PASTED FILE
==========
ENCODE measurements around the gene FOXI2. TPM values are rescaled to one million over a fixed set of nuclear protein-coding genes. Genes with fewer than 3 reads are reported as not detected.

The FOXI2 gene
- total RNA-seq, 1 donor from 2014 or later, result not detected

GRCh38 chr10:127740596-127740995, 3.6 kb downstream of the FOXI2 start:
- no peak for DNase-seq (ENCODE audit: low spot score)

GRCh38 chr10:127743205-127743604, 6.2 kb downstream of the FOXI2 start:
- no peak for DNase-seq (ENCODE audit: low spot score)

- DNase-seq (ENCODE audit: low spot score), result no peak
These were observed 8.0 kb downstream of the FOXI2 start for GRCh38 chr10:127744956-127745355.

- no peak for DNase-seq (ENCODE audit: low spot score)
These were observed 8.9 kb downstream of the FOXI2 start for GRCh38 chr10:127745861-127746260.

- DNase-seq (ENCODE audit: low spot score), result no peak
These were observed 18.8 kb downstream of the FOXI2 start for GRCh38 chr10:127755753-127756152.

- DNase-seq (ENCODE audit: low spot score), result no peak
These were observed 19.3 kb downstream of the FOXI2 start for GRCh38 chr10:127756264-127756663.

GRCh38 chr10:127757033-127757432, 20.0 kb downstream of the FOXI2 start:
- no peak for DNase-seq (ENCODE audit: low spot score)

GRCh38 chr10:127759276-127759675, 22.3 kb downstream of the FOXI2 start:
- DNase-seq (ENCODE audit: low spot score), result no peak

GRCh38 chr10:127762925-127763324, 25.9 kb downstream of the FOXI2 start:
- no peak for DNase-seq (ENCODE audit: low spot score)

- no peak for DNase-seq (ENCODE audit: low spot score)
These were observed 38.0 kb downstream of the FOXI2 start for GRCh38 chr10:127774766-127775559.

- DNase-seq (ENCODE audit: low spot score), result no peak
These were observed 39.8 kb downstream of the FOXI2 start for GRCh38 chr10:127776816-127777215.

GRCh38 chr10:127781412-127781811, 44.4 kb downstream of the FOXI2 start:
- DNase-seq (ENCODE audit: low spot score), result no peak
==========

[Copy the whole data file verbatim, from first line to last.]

ENCODE measurements around the gene FOXI2. TPM values are rescaled to one million over a fixed set of nuclear protein-coding genes. Genes with fewer than 3 reads are reported as not detected.

The FOXI2 gene
- total RNA-seq, 1 donor from 2014 or later, result not detected

GRCh38 chr10:127740596-127740995, 3.6 kb downstream of the FOXI2 start:
- no peak for DNase-seq (ENCODE audit: low spot score)

GRCh38 chr10:127743205-127743604, 6.2 kb downstream of the FOXI2 start:
- no peak for DNase-seq (ENCODE audit: low spot score)

- DNase-seq (ENCODE audit: low spot score), result no peak
These were observed 8.0 kb downstream of the FOXI2 start for GRCh38 chr10:127744956-127745355.

- no peak for DNase-seq (ENCODE audit: low spot score)
These were observed 8.9 kb downstream of the FOXI2 start for GRCh38 chr10:127745861-127746260.

- DNase-seq (ENCODE audit: low spot score), result no peak
These were observed 18.8 kb downstream of the FOXI2 start for GRCh38 chr10:127755753-127756152.

- DNase-seq (ENCODE audit: low spot score), result no peak
These were observed 19.3 kb downstream of the FOXI2 start for GRCh38 chr10:127756264-127756663.

GRCh38 chr10:127757033-127757432, 20.0 kb downstream of the FOXI2 start:
- no peak for DNase-seq (ENCODE audit: low spot score)

GRCh38 chr10:127759276-127759675, 22.3 kb downstream of the FOXI2 start:
- DNase-seq (ENCODE audit: low spot score), result no peak

GRCh38 chr10:127762925-127763324, 25.9 kb downstream of the FOXI2 start:
- no peak for DNase-seq (ENCODE audit: low spot score)

- no peak for DNase-seq (ENCODE audit: low spot score)
These were observed 38.0 kb downstream of the FOXI2 start for GRCh38 chr10:127774766-127775559.

- DNase-seq (ENCODE audit: low spot score), result no peak
These were observed 39.8 kb downstream of the FOXI2 start for GRCh38 chr10:127776816-127777215.

GRCh38 chr10:127781412-127781811, 44.4 kb downstream of the FOXI2 start:
- DNase-seq (ENCODE audit: low spot score), result no peak